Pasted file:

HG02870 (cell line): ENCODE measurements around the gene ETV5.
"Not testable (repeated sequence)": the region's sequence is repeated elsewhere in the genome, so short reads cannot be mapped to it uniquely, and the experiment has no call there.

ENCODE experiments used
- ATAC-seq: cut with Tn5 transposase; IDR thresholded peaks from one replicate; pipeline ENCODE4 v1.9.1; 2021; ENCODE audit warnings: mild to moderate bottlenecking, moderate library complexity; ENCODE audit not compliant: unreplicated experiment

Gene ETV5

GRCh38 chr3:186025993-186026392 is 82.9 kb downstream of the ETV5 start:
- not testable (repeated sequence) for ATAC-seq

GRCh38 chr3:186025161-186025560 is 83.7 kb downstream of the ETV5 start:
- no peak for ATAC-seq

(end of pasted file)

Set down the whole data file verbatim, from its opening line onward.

HG02870 (cell line): ENCODE measurements around the gene ETV5.
"Not testable (repeated sequence)": the region's sequence is repeated elsewhere in the genome, so short reads cannot be mapped to it uniquely, and the experiment has no call there.

ENCODE experiments used
- ATAC-seq: cut with Tn5 transposase; IDR thresholded peaks from one replicate; pipeline ENCODE4 v1.9.1; 2021; ENCODE audit warnings: mild to moderate bottlenecking, moderate library complexity; ENCODE audit not compliant: unreplicated experiment

Gene ETV5

GRCh38 chr3:186025993-186026392 is 82.9 kb downstream of the ETV5 start:
- not testable (repeated sequence) for ATAC-seq

GRCh38 chr3:186025161-186025560 is 83.7 kb downstream of the ETV5 start:
- no peak for ATAC-seq